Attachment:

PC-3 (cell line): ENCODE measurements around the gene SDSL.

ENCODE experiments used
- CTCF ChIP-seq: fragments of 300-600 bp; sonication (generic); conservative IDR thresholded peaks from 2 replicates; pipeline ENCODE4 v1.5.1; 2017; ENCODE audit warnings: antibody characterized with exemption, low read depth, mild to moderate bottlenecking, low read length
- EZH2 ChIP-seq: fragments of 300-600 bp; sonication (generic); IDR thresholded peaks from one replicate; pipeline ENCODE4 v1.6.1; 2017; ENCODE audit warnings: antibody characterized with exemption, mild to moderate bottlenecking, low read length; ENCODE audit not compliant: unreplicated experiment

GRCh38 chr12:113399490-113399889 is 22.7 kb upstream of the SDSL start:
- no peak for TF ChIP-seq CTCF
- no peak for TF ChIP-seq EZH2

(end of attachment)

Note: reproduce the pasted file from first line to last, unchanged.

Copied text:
PC-3 (cell line): ENCODE measurements around the gene SDSL.

ENCODE experiments used
- CTCF ChIP-seq: fragments of 300-600 bp; sonication (generic); conservative IDR thresholded peaks from 2 replicates; pipeline ENCODE4 v1.5.1; 2017; ENCODE audit warnings: antibody characterized with exemption, low read depth, mild to moderate bottlenecking, low read length
- EZH2 ChIP-seq: fragments of 300-600 bp; sonication (generic); IDR thresholded peaks from one replicate; pipeline ENCODE4 v1.6.1; 2017; ENCODE audit warnings: antibody characterized with exemption, mild to moderate bottlenecking, low read length; ENCODE audit not compliant: unreplicated experiment

GRCh38 chr12:113399490-113399889 is 22.7 kb upstream of the SDSL start:
- no peak for TF ChIP-seq CTCF
- no peak for TF ChIP-seq EZH2